If the holes are not drilled in the correct location, the internal parts will not work. I have in my shop right now a commercially produced M1911 frame in which one hole was drilled 0.004" off from the correct location and this was the reason the grip safety would permit the hammer to fall when it was not depressed! Major safety concern.

    Bill

  7. #7
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    Default

    yeah, the more i thought about i said i would just get a finished frame, then i saw the only reasonably priced ones i saw were Essex and ive heard some things about them. there also cast steel like most. i really wish i cold get a forged one, but no dice. the more i thought about it, with all the trouble of fitting the parts. i took a look at my parts kit, and i missing some things, and id still need a slide. the fact that the sarco parts kit is kinda a hit or miss deal why should i go through all that trouble and still spend atleast $350. dealer price on a Sarco Rock Island is still $320 that plus transfer feees from my dealer and ill be damn close to the $350 mark of building one, with everything all toghether and working. final tuning and fitting i can do easily, and any small MIM part can be swapped out with GI parts. if i really got picking i could swap the slide too to get rid of the ugly RIA marks.
    so i got GI small parts and grips. spend $350 on the new gun and replace the cheap small parts with my good ones, minus the time and headache of fitting and dealing with crap due to bad tolerances of the sarco slide and parts, and a essex frame. i blast everything, and re-park it, and i got what i want, a bone stock no frills quality GI type 1911 for about the same money with less time and headache.
    why would anyone build a 1911? for the same price as the parts kit, slide, and frame, you could just start with a working gun and upgrade and customize from there. i guess that why there aint alot of people doing it.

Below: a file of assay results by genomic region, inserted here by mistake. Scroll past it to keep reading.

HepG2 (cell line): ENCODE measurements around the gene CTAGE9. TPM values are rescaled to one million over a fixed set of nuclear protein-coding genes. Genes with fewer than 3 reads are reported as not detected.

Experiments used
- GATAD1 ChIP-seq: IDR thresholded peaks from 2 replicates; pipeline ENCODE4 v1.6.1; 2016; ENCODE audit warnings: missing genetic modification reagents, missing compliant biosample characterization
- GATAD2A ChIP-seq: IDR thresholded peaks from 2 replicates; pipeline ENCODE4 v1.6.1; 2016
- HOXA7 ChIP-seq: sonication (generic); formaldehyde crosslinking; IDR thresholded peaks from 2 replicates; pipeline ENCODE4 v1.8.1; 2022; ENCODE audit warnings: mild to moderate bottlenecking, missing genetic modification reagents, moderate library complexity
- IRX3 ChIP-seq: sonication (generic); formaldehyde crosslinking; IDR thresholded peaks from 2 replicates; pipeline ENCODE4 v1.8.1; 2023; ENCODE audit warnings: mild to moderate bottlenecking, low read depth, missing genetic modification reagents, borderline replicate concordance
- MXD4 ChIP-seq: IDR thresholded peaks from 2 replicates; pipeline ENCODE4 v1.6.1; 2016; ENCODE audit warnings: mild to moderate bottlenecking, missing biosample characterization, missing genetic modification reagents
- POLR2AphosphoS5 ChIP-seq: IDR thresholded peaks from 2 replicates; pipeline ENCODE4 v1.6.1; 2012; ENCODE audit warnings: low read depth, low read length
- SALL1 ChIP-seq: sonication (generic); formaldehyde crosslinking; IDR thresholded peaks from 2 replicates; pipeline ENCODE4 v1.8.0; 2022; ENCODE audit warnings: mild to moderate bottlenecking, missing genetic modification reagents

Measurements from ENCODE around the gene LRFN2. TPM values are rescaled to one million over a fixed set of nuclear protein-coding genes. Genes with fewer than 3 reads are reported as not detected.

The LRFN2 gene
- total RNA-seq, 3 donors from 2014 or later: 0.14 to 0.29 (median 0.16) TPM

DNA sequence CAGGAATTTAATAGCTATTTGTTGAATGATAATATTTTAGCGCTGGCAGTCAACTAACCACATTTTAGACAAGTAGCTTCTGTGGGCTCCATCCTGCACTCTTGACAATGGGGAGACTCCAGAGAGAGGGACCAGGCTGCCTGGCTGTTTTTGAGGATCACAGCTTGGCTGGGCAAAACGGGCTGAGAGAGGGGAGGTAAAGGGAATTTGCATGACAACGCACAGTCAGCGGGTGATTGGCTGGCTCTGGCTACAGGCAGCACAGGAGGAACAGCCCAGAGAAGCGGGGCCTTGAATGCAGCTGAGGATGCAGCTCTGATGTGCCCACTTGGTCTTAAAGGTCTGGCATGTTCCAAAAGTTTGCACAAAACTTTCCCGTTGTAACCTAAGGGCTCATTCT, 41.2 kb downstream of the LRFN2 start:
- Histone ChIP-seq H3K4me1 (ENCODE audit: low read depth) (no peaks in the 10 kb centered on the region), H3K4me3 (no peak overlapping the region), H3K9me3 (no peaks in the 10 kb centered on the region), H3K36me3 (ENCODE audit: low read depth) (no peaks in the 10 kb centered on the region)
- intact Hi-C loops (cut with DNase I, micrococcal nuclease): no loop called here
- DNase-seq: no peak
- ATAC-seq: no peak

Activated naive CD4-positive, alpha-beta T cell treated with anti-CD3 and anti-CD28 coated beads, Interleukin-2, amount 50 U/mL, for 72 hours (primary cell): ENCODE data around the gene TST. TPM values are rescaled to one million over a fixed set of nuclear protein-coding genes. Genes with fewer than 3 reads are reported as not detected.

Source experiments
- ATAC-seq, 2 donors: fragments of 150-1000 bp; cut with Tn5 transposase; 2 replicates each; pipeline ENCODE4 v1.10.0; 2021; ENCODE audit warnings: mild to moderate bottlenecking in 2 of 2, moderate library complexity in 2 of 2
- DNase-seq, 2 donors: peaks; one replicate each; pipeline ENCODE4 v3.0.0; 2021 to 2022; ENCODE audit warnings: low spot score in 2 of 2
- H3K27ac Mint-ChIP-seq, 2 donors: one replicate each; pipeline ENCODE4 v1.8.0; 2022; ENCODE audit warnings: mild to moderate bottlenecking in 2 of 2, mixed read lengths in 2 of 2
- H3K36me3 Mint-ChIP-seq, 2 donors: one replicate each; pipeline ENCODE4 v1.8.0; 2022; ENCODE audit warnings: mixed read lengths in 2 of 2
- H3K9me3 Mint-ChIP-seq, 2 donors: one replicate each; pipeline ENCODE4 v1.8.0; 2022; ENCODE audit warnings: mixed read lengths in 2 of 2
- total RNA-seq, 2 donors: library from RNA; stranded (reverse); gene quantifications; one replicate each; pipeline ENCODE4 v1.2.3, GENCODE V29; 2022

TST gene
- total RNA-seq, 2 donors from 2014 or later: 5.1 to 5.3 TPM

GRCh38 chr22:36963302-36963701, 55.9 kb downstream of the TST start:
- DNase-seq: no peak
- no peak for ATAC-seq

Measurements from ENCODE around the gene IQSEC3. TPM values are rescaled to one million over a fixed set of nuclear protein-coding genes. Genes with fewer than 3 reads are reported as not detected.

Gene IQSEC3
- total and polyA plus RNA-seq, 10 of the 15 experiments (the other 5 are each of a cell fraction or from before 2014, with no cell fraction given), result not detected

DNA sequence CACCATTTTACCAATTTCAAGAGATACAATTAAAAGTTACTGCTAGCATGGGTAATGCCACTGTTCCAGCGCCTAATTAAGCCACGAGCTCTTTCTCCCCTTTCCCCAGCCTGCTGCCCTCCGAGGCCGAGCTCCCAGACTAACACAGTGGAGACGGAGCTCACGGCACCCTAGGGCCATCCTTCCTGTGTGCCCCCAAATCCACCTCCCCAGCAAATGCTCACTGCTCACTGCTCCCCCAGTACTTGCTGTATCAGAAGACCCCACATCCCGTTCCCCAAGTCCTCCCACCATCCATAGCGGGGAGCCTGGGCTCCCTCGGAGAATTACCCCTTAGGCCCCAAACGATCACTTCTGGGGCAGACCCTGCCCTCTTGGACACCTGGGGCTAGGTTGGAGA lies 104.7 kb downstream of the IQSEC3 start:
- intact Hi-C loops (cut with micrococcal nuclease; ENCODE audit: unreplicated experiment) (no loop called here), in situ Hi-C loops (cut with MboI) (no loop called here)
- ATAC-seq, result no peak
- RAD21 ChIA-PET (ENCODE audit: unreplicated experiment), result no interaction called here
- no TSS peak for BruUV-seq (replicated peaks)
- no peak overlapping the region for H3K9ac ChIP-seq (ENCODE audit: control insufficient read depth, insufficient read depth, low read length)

8. #8
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    Dec 2008
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    Default Milling Frame

    I have 2 of the G.I parts kits, all original stuff. from SportsMansGuide. I bought a milling machine and screwed up one frame, the slide slots were a bit too low. My second frame ended up perfect! The holes are a different subject, I will try on my messed up frame first but not today. Sure wish someone had a hole drilling jig available.

  9. #9
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    Default Drill press

    Vasha,
    When you say you have a drill press modified for use as a mill, how was this done? The reason I ask is that one big problem in trying to use a drill press as a mill is the attachment of the drill chuck to the spindle. The drill chuck on a drill press is only held on by friction, no mechanical locking device. The holders on a milling machine are held on by a drawbar or other mechanical lock that can withstand the side load generated by the milling process. If you try to chuck up a milling cutter in a drill chuck, the chuck will come loose at some point while using it. It's not a good situation to have a rotating cutter and chuck coming loose and going where they may choose.
    Just trying to make sure you are staying safe.
    Pat